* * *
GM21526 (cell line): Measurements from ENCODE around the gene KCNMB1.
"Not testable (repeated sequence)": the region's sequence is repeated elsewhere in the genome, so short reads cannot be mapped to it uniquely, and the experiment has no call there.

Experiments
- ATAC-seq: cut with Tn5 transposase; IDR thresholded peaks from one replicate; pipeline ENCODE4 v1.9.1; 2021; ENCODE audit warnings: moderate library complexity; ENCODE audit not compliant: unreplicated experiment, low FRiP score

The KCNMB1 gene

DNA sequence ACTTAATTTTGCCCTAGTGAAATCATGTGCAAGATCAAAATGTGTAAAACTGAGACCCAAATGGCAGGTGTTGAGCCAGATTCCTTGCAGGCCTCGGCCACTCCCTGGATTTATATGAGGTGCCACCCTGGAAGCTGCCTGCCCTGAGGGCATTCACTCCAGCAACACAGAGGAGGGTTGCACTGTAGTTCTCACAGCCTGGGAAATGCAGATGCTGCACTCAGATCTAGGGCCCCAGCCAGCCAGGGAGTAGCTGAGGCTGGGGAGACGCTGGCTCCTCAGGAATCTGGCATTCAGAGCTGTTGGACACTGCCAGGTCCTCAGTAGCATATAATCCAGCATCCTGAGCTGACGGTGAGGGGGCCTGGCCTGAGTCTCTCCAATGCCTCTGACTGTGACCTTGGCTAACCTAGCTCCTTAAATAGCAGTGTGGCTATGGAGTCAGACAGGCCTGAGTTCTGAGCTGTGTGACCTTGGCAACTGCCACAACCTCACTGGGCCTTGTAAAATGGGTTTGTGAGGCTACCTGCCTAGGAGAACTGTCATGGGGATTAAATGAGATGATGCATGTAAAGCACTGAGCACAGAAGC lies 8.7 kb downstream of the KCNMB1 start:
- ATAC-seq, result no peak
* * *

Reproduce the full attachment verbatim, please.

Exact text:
GM21526 (cell line): Measurements from ENCODE around the gene KCNMB1.
"Not testable (repeated sequence)": the region's sequence is repeated elsewhere in the genome, so short reads cannot be mapped to it uniquely, and the experiment has no call there.

Experiments
- ATAC-seq: cut with Tn5 transposase; IDR thresholded peaks from one replicate; pipeline ENCODE4 v1.9.1; 2021; ENCODE audit warnings: moderate library complexity; ENCODE audit not compliant: unreplicated experiment, low FRiP score

The KCNMB1 gene

DNA sequence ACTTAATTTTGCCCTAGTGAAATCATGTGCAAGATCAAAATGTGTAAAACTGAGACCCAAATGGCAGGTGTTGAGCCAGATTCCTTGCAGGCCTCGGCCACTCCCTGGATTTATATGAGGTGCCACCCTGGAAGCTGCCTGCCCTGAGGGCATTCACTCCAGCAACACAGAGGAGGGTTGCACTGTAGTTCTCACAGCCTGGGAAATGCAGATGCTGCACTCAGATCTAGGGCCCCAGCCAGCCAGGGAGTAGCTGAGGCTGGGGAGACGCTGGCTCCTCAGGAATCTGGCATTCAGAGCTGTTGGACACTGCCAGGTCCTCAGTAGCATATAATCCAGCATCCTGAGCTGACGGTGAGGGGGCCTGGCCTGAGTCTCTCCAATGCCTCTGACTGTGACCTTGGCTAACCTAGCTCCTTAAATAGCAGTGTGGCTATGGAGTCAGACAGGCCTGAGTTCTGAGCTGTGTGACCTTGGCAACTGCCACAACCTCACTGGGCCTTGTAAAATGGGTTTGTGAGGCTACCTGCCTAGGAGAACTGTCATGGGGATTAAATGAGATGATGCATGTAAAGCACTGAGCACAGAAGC lies 8.7 kb downstream of the KCNMB1 start:
- ATAC-seq, result no peak